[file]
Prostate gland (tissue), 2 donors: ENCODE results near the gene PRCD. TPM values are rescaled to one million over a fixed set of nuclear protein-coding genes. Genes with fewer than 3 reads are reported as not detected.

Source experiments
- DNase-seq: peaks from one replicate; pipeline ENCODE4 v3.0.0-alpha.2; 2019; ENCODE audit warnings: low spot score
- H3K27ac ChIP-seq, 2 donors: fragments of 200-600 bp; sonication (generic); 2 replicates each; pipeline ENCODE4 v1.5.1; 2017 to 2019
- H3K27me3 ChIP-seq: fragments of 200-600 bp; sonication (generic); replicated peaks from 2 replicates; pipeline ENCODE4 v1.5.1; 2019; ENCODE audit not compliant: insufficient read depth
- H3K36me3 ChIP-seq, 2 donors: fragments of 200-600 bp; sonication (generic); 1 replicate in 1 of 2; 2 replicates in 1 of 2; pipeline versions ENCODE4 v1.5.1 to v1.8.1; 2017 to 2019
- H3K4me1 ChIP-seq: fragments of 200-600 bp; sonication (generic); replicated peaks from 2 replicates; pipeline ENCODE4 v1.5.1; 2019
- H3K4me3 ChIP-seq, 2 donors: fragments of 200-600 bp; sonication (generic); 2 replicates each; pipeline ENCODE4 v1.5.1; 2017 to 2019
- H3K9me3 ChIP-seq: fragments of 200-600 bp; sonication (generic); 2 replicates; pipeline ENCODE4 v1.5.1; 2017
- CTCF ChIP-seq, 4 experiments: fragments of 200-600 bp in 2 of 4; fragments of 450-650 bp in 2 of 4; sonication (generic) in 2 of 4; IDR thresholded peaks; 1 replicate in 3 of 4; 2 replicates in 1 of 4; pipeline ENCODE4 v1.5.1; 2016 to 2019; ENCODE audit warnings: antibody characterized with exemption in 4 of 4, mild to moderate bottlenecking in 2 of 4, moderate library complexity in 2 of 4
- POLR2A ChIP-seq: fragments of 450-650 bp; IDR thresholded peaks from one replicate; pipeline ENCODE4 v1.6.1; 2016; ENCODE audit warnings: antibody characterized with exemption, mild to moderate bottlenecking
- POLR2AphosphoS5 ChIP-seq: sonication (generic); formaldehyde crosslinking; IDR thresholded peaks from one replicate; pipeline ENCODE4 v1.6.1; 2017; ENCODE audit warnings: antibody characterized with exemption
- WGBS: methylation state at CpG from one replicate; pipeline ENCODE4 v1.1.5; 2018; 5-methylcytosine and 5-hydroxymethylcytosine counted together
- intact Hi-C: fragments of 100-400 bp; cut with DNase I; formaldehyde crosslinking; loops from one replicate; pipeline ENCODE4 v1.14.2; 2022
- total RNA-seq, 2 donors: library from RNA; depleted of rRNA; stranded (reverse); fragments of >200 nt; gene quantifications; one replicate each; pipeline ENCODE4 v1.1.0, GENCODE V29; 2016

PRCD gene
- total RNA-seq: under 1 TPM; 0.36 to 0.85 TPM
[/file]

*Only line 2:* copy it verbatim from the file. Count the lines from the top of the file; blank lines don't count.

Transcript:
Source experiments